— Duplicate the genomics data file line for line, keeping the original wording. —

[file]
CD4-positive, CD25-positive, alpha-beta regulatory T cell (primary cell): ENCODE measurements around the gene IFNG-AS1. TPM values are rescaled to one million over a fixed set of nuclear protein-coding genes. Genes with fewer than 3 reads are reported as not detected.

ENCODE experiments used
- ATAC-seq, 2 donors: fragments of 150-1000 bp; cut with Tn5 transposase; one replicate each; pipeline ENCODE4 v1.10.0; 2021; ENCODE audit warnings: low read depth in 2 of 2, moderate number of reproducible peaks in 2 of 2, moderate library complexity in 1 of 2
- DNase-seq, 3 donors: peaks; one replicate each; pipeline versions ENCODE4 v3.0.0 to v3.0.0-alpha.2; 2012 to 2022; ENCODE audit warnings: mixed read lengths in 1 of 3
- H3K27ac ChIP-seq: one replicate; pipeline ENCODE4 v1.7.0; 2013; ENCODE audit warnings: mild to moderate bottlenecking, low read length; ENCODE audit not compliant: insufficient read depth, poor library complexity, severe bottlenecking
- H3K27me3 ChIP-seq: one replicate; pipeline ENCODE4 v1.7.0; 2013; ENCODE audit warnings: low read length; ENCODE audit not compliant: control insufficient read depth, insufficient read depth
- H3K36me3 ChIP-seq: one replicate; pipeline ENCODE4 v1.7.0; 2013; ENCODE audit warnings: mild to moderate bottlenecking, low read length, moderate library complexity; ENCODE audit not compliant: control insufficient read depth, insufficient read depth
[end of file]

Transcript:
CD4-positive, CD25-positive, alpha-beta regulatory T cell (primary cell): ENCODE measurements around the gene IFNG-AS1. TPM values are rescaled to one million over a fixed set of nuclear protein-coding genes. Genes with fewer than 3 reads are reported as not detected.

ENCODE experiments used
- ATAC-seq, 2 donors: fragments of 150-1000 bp; cut with Tn5 transposase; one replicate each; pipeline ENCODE4 v1.10.0; 2021; ENCODE audit warnings: low read depth in 2 of 2, moderate number of reproducible peaks in 2 of 2, moderate library complexity in 1 of 2
- DNase-seq, 3 donors: peaks; one replicate each; pipeline versions ENCODE4 v3.0.0 to v3.0.0-alpha.2; 2012 to 2022; ENCODE audit warnings: mixed read lengths in 1 of 3
- H3K27ac ChIP-seq: one replicate; pipeline ENCODE4 v1.7.0; 2013; ENCODE audit warnings: mild to moderate bottlenecking, low read length; ENCODE audit not compliant: insufficient read depth, poor library complexity, severe bottlenecking
- H3K27me3 ChIP-seq: one replicate; pipeline ENCODE4 v1.7.0; 2013; ENCODE audit warnings: low read length; ENCODE audit not compliant: control insufficient read depth, insufficient read depth
- H3K36me3 ChIP-seq: one replicate; pipeline ENCODE4 v1.7.0; 2013; ENCODE audit warnings: mild to moderate bottlenecking, low read length, moderate library complexity; ENCODE audit not compliant: control insufficient read depth, insufficient read depth